Scientist Edward Osborne "E.O." Wilson, famously wrote in his memoir "Naturalist," "Most children have a bug period. I never grew out of mine."
Wilson, sometimes called a modern-day Charles Darwin, is considered the world's foremost authority on ants — in particular their behavior and social structure. Broadening his scope, he applied that same perspective when studying the nature of humans, finding important parallels in both communities, such as the desire to live in groups and build complex societies. Wilson is also a pioneer of the concept of biodiversity, a term used to describe the biological diversity of life on Earth at every level.
A Biographical Sketch
Wilson was born in Birmingham, Alabama, in 1929 but grew up dividing his time between the Gulf Coast near Mobile and the suburbs of Washington, D.C. He was enamored with the natural world and spent his childhood riding his bike, exploring the woods and fishing. Though a fishing accident left him blinded in one eye when he was young, it caused him to narrow his focus on the study of insects — entomology — which he could examine in detail through a microscope.
Wilson was still in high school in 1940 when he reported the first colony of red imported fire ants in the U.S. After earning both bachelor's and master's degrees in biology from the University of Alabama, he went to Harvard University to work on a Ph.D. in biology in 1951. He remained there for his entire career as a fellow and a faculty member.
Wilson, the Writer
A prolific researcher and writer, Wilson authored 36 books, including the groundbreaking 1967 work "The Theory of Island Biogeography," with Robert H. MacArthur, which greatly influenced the field of ecology and the conservation biology movement. Other notable books include "The Insect Societies" (which was a 1972 National Book Award finalist and in 1999 named as one of the Top 100 Science Books of the Century); "Sociobiology" (which was a 1976 finalist for the National Book Award); "On Human Nature" (winner of the 1978 Pulitzer Prize for general non-fiction); "The Ants," with Bert Hölldobler (winner of the 1991 Pulitzer Prize for general non-fiction); and his memoir, "The Naturalist" (published in 1994, which won awards from the Los Angeles Times, The New York Times Book Review and the National Book Critics Circle).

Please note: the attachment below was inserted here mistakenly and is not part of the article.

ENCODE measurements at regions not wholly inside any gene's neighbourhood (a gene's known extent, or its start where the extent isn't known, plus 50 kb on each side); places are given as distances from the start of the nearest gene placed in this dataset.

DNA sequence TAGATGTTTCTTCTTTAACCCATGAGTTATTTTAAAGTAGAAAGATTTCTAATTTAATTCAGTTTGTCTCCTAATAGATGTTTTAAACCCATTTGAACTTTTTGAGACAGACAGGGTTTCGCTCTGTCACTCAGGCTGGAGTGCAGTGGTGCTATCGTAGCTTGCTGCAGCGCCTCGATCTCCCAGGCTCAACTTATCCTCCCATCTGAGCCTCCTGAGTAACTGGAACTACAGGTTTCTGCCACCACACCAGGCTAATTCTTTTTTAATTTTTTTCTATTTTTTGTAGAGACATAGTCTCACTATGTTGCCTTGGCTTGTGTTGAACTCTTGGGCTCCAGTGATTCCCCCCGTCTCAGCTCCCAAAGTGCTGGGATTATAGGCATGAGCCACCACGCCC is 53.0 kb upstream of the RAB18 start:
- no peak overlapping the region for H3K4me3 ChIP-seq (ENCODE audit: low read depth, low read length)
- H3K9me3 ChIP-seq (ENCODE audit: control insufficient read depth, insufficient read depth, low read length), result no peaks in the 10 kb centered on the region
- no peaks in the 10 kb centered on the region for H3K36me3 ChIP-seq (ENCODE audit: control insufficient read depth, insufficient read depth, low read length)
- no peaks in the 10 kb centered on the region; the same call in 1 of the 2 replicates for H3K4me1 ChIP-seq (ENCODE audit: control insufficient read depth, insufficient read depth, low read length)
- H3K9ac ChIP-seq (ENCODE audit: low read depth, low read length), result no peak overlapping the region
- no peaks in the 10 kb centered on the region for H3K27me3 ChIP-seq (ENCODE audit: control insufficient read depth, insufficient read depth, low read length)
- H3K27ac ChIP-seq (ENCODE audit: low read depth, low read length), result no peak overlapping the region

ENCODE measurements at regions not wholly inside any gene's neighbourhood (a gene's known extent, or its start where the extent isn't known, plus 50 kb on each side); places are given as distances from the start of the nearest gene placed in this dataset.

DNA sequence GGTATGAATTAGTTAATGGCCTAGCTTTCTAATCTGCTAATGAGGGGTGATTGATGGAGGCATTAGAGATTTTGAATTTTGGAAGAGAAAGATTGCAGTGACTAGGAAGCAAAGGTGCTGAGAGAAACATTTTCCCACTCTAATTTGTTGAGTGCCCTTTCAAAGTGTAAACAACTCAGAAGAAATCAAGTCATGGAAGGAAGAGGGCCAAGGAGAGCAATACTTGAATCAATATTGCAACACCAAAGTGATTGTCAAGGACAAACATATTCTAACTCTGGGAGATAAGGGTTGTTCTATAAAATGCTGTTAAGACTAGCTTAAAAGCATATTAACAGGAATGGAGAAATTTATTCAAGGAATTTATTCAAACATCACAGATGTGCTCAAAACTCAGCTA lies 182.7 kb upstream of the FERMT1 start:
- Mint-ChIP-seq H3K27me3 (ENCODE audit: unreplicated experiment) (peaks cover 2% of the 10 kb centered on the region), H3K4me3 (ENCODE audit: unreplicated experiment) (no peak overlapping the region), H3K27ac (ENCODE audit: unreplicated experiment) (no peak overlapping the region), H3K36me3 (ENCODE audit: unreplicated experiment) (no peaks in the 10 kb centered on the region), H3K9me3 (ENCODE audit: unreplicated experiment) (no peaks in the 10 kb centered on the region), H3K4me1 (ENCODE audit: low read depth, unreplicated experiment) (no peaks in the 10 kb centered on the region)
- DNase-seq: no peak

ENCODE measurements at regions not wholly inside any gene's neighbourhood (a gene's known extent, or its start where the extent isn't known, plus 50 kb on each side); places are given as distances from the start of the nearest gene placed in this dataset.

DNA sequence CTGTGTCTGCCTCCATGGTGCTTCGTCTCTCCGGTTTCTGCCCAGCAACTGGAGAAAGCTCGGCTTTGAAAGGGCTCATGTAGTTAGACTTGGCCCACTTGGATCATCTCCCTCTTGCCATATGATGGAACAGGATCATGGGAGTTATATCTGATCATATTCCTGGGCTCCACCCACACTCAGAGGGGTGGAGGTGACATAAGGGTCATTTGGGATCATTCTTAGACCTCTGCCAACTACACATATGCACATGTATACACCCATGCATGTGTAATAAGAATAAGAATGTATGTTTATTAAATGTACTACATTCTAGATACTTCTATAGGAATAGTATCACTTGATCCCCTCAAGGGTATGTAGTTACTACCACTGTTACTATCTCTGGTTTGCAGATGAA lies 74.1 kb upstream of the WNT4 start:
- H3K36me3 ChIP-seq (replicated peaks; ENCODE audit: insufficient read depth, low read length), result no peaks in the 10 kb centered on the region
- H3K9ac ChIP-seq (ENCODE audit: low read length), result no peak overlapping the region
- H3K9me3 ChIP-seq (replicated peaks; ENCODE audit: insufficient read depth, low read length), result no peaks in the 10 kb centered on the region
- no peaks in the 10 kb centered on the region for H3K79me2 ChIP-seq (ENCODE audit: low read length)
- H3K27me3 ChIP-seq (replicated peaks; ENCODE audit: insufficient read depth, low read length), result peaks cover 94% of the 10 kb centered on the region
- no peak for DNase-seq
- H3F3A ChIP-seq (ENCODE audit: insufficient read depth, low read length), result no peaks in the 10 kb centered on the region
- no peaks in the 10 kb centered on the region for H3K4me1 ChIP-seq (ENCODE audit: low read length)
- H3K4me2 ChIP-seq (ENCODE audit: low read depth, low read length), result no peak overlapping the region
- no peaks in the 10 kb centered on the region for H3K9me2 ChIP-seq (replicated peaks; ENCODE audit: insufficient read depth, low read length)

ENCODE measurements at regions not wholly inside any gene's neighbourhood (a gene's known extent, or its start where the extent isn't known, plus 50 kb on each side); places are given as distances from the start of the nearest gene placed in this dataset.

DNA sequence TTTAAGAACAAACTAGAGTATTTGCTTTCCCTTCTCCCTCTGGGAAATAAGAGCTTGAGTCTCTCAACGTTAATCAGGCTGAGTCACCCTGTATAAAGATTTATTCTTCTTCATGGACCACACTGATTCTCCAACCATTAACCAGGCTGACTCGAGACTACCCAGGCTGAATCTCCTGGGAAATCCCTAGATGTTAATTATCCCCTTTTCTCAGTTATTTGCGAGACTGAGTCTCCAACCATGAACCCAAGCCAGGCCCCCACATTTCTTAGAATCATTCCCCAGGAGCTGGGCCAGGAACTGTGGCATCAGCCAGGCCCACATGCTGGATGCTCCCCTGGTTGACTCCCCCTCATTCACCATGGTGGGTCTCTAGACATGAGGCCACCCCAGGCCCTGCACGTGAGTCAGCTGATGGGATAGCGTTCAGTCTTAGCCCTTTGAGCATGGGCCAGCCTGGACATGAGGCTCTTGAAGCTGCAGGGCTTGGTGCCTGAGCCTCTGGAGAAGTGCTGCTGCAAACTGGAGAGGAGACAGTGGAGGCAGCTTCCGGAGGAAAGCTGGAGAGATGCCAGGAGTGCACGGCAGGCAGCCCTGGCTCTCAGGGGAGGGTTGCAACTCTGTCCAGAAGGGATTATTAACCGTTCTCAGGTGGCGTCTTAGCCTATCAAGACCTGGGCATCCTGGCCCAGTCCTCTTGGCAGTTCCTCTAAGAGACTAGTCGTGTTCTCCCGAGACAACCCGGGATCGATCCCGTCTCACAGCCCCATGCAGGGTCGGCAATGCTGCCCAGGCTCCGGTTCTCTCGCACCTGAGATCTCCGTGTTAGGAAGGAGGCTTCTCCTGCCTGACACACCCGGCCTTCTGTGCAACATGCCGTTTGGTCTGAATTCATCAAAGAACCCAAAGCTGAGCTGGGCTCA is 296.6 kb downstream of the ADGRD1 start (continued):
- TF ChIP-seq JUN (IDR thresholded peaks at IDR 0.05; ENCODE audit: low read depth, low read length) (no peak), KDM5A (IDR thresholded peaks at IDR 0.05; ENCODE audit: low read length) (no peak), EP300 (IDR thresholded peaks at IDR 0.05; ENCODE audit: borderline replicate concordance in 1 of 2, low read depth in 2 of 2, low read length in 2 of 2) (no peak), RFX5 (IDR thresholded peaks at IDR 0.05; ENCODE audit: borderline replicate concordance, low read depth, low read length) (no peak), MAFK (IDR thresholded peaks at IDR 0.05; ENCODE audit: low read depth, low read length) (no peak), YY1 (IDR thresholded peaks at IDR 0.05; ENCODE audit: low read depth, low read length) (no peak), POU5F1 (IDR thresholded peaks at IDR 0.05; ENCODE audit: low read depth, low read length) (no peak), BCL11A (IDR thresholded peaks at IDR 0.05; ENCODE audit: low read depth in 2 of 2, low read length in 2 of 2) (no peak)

As a writer, Wilson has a strong gift for storytelling and narrative. His writing is evocative and approachable, even for readers who wouldn't normally gravitate toward scientific topics.
"He's helped make a space for people who are still trying to develop that sense of narrative about science in the face of science that has become highly dependent on numbers," says Bill Finch, an award-winning natural history writer and a friend of Wilson's. "Ed balances both."
Finch is the former conservation director for The Nature Conservancy in Alabama and founder of the Paint Rock Forest Research Center. Finch's first exposure to Wilson's work was through the book "The Theory of Island Biogeography."